forests > features > forest profile: vo quy - the smiling pioneer
Forest profile: Vo Quy - the smiling pioneerPosted: 01 Aug 2000
by Elizabeth Kemf
Elizabeth Kemf of the World Wide Fund for Nature, has spent much time working and reporting on conservation efforts in war-torn Vietnam. Here she reports on the country's star conservationist, Professor Vo Quy.
For years he has been known in Vietnam as "the professor with a smile" and greeted warmly by his former students wherever he travelled. Today Vo Quy is recognized by practically everyone as the "star" conservationists of one of Vietnam's favourite television programmes. Twice a week his face beams out across the country and he explains in simple language the mysteries of nature and why his country people should protect it.
Whether in remote village restaurants or international airports people come up to him just to shake his hand and thank him for his show - and for leading his country's regreening movement. Because of his youthful appearance and seemingly boundless energy it is hard to believe that Vo Quy has been spreading the conservation message for nearly 50 years. He began this almost half a century ago, when while still a teenager, he became the first teacher in his village's first school. When he returns to his home Province of Ha Tinh in central Vietnam, children follow him like the Pied Piper and call him "Uncle Vo".
Vo Quy with forest guards in the Ho Ke Go nature reserve
� Elizabeth Kemf
The country's preeminent environmentalist and the winner of a number of international awards including WWF, IUCN, and UNEP's highest honours, Vo Quy was born in 1929 in one of the country's poorest provinces. In 1951, during the period of the Vietnamese uprising against French Colonial rule, he walked to China where he and his colleagues set up a temporary university. After completing his degree he walked back and resumed teaching in his home province. In 1956 Vo Quy founded, with a group of fellow academics the University of Hanoi and established the Department of Zoology, of which he later became head. For years he was Dean of the Faculty of Biology, and in 1985 he founded the country's first conservation and management training centre, CRES (Centre for Natural Resources and Environmental Studies).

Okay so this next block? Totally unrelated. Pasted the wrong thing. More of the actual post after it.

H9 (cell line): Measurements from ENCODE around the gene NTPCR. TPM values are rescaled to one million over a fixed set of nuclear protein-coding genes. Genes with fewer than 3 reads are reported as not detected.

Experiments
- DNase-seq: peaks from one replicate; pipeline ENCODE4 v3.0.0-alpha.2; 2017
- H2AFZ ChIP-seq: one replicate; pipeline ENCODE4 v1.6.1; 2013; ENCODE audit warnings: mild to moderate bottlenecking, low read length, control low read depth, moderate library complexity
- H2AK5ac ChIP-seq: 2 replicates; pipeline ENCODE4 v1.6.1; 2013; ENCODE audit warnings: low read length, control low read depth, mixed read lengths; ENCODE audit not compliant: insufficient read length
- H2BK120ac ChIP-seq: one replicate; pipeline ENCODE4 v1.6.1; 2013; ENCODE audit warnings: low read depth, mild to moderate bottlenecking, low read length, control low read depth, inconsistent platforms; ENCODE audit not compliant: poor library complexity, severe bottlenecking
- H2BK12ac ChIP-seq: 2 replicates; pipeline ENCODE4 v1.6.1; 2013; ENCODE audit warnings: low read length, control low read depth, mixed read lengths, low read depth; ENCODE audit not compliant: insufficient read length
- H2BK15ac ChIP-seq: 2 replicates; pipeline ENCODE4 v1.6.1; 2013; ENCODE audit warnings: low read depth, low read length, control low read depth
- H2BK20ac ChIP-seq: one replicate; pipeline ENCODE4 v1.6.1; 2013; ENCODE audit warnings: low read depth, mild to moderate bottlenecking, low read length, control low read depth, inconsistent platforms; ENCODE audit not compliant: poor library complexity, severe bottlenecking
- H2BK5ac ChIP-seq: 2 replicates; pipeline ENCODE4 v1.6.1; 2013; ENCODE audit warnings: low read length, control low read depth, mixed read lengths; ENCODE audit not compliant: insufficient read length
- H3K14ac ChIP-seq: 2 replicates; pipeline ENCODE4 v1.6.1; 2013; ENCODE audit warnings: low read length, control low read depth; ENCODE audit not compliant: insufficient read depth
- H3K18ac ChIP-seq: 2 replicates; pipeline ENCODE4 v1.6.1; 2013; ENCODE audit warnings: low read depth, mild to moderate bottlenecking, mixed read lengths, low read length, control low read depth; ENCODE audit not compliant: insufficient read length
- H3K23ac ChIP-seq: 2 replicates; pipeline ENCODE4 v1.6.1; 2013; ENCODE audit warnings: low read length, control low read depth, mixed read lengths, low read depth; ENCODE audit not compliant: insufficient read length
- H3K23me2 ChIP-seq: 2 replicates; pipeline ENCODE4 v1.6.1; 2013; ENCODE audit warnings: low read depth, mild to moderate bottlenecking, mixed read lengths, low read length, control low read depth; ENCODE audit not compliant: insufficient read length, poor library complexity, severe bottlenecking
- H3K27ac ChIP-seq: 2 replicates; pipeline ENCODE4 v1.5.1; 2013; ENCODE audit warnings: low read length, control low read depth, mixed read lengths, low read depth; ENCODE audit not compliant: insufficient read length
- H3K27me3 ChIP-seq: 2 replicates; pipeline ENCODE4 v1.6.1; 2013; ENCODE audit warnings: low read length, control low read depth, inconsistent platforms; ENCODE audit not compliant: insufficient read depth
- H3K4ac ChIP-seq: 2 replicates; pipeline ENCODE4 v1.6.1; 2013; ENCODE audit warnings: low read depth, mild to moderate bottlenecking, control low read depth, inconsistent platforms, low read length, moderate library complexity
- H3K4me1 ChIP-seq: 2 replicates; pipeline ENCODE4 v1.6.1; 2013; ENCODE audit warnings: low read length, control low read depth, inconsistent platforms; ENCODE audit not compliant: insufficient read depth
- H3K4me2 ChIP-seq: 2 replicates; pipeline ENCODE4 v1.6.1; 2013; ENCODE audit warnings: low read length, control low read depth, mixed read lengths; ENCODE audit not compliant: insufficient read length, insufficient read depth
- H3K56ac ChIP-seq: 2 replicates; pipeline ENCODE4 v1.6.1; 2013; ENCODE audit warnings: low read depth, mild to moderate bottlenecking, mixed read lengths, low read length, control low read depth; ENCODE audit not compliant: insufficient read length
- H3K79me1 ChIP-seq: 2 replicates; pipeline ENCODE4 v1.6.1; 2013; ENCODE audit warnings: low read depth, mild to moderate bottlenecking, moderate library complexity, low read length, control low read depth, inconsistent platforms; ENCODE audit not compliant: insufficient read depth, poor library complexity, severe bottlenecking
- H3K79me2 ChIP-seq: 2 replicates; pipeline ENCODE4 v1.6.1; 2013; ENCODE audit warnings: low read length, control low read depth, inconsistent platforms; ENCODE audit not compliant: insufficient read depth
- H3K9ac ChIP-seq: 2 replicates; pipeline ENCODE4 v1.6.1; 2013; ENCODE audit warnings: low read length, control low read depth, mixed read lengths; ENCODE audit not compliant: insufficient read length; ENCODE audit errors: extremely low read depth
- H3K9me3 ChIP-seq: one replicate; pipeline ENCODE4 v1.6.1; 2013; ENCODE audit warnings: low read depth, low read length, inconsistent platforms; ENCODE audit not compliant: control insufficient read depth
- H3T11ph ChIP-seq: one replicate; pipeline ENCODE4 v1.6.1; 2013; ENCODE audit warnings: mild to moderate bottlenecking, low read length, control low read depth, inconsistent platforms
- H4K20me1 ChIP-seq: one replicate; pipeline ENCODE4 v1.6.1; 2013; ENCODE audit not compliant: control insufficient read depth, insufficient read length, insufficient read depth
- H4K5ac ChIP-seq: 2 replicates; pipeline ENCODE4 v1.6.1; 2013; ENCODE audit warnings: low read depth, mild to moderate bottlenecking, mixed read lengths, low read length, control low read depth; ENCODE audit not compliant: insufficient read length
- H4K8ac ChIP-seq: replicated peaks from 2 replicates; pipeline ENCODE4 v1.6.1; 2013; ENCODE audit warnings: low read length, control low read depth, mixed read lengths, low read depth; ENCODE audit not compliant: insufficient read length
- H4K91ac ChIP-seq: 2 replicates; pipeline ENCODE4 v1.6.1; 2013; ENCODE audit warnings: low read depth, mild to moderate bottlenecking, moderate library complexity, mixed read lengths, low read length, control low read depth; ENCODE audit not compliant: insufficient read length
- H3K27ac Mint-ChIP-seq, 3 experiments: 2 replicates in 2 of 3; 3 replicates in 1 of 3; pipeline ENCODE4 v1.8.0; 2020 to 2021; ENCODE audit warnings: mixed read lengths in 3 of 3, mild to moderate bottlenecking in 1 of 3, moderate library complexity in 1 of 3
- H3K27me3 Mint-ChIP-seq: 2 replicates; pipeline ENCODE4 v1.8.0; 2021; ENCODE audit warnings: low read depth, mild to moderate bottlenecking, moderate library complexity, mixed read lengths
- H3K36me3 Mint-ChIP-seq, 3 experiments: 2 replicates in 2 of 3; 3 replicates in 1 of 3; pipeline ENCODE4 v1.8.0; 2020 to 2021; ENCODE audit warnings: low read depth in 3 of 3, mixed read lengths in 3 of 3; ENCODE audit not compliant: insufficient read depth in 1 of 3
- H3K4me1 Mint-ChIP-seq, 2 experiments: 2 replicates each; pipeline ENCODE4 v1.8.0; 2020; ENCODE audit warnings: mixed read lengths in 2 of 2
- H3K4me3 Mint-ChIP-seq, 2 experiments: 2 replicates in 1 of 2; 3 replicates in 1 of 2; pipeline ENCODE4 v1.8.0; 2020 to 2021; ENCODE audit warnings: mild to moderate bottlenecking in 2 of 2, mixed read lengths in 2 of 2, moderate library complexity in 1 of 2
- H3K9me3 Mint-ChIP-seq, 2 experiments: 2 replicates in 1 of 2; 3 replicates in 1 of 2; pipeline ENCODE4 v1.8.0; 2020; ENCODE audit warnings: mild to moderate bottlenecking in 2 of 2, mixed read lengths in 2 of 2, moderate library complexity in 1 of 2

After completing his Ph.D in ornithology at the University of Moscow in 1966, he published the Birds of Vietnam, for which he was honoured by his university with first prize for conservation achievement in 1982. He has also published a children's book The Birds are our Friends. In 1985 he compiled, as the leader of a team of scientists from all over the nation, Vietnam's National Conservation Strategy. Less than a decade later the World Conservation Union's Phillips Award recognized him for mobilizing the Vietnamese people to plant some 160,000 ha of trees annually, to help rehabilitate some 2.2 million ha of forest and farmland destroyed during the US/Vietnam conflict.
Thanks to Vo Quy - who led the first team of environmental scientists south of the 17th parallel to investigate the environmental damage caused during the war - almost every school student in Vietnam plants one to three trees per year as part of the school curriculum. He has not only inspired the next generation of conservationists but also trained several generations of them. He operated his conservation centre on a shoestring budget and undertook activities for which the government did not have money, particularly when it was recovering from the ravages of war.
Women collecting firewood in Ho Ke Go forest
� Elizabeth Kemf
One of his first tasks was to restore degraded land in the midlands of Vietnam through community based agroforestry systems. He also led the drive to establish the country's first system of national parks and protected areas, persuaded Vietnam to become the first country in Southeast Asia to join RAMSAR, raised funds for researching and publishing the country's first red data book of endangered and threatened species, named a new species of pheasant, and created through his centre the first post graduate training course for protected area managers. The centre also offers courses in environmental impact assessment training and conservation and agricultural methods on steep mountain slopes. The latter addresses the needs of the country's indigenous people who represent around 12 per cent of the population.